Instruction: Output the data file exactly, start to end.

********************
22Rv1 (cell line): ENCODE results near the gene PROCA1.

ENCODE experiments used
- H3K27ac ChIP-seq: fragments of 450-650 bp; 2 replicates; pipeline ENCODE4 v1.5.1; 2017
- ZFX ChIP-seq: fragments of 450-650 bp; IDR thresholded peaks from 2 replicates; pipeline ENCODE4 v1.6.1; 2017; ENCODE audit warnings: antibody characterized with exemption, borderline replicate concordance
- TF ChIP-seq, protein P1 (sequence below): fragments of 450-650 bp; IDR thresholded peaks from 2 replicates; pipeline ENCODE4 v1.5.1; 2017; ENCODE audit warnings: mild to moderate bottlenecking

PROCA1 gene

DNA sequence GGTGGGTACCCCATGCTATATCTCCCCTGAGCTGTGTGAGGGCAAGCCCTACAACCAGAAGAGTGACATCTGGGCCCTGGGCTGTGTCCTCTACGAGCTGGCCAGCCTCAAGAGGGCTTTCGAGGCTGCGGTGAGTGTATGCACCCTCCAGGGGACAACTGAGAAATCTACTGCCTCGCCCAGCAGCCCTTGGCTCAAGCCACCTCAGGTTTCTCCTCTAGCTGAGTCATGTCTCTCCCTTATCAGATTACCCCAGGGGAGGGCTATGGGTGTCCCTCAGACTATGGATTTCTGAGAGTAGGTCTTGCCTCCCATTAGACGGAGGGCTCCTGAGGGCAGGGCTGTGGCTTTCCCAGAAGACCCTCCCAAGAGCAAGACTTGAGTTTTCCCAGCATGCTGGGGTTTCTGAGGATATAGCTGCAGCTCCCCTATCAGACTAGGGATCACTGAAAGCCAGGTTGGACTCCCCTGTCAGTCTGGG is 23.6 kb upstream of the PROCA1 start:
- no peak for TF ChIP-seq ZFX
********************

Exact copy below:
22Rv1 (cell line): ENCODE results near the gene PROCA1.

ENCODE experiments used
- H3K27ac ChIP-seq: fragments of 450-650 bp; 2 replicates; pipeline ENCODE4 v1.5.1; 2017
- ZFX ChIP-seq: fragments of 450-650 bp; IDR thresholded peaks from 2 replicates; pipeline ENCODE4 v1.6.1; 2017; ENCODE audit warnings: antibody characterized with exemption, borderline replicate concordance
- TF ChIP-seq, protein P1 (sequence below): fragments of 450-650 bp; IDR thresholded peaks from 2 replicates; pipeline ENCODE4 v1.5.1; 2017; ENCODE audit warnings: mild to moderate bottlenecking

PROCA1 gene

DNA sequence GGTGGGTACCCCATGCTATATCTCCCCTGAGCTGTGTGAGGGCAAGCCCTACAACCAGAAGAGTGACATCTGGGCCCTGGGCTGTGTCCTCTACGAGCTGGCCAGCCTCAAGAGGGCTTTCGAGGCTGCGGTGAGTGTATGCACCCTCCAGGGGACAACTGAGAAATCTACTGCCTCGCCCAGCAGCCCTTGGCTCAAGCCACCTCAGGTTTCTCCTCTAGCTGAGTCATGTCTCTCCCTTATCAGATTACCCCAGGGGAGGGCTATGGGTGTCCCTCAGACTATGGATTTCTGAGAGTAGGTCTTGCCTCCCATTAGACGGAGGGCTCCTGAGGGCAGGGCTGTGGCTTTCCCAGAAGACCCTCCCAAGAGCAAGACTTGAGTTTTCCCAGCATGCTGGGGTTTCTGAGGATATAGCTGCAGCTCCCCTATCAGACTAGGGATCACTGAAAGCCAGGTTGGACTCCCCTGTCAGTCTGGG is 23.6 kb upstream of the PROCA1 start:
- no peak for TF ChIP-seq ZFX